Friday, March 4, 2011

Side Exhaust on a 1963 Corvette

I recently purchased an original 1965-67 Corvette side exhaust system on E-bay that included the exhaust pipes, covers, trim pieces, mounting brackets and all the hardware.  This set is exceptionally nice and I'd rate it an 8 out of 10.  These are perfect for our driver.

As you recall I had also purchased a new set of stainless steel reproduction exhaust pipes several months back.  Since I now have an original set of pipes I decided to do a side by side comparison.  The original pipes are in the background.  It's easy to see that the reproductions have a significantly larger exhaust tip than the originals and that tells me the repo's will sound different.  Since the originals are in such nice shape I decided to swap them out and go all original.

I was bummed when I realized a portion of the front wheel wells and all of the side brackets had to be removed in order to get the exhaust system to fit.  After a couple days of deliberating I finally decided to go ahead and do it.

I cut the fiberglass using my Fein Multi-Master tool as seen in the previous picture.  It's a great tool and it worked perfect.

The brackets are heavy gage steel and they are very close to the frame.  I decided to cut these brackets with one of the most diabolical tools I own.  The twin bladed, counter rotating, tungsten tipped Twin-Blade from Sears.  You can see it in the picture below.  This is a scary tool and it demands a ton of respect.  It will cut through anything... and I mean anything.  You turn it on and push it toward whatever you want cut.  No backlash, no jamming, no slowing down.  It took 1 minute to cut these brackets.  I could have cut the frame in half in the same amount of time if I wanted to.  It's a cool tool but very scary.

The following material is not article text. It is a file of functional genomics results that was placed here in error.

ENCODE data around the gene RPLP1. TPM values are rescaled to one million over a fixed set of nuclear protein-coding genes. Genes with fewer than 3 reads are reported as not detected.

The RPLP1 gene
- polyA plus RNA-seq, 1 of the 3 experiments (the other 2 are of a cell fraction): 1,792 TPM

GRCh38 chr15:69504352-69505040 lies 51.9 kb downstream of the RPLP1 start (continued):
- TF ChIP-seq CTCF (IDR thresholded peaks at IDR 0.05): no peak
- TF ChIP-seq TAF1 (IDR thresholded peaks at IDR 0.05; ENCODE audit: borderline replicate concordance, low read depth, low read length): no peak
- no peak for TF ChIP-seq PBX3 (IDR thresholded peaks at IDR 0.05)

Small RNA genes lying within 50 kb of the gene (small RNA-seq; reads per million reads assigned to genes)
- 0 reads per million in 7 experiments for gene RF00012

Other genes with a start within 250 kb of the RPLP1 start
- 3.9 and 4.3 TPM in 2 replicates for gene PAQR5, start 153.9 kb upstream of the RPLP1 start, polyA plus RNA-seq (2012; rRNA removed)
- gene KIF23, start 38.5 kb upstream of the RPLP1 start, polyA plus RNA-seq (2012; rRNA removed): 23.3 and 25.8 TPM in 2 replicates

The exhaust covers and trim were installed first followed by the exhaust pipes.

The front brackets were sand blasted, painted and riveted in place.

The bolt that holds the exhaust pipe is suppose to go through a hole that I was suppose to drill in the frame.  I decided to weld the bolt to the frame instead.  It worked great and is very strong.  By the way, that's only surface rust in the exhaust pipe.  The pipes are like new.

They sound great and look awesome.  

Yes, I did both sides.

This completes our Era Modified changes.  Modifications include the Torq-Thrust D wheels, side exhaust, and the 67 big block stinger hood.  Not shown is the rear torsion bar.  I like it!


  1. John. Carolyn and I are up in north Dakota this weekend with her son colter and his wife Miranda. We went over your blog and they were very impressed with everything so far. With the pipes on now she looks about complete in the last two pictures. Well done. Based on these last two pictures They could not understand you have another year to go. They loved it! By the way, i think Your running a little rich, unless you somehow got leaded fuel? The car in those pictures with the tires wheels pipes and all, is really telling. This is going to be a great car John. Keep on going man ! Jim p

  2. Looks like my car is coming along nicely. :) Good job, Dad!

  3. Jim,

    I think it is looking pretty darn good too. I love the side exhaust and wheel combo. I made an adjustment to the FI unit based on your comment but I will not be able to fine tune until I get my hands on a good exhaust gas analyzer. I might be able to pick one up at the Portland swap meet in a couple weeks. I'll keep you posted. Thanks.

  4. Hi Becky! I have been offered $1,000,000 for the car so I am not sure you still get it based on your dibbs. You may have to just settle for a million in cash. Love you! Dad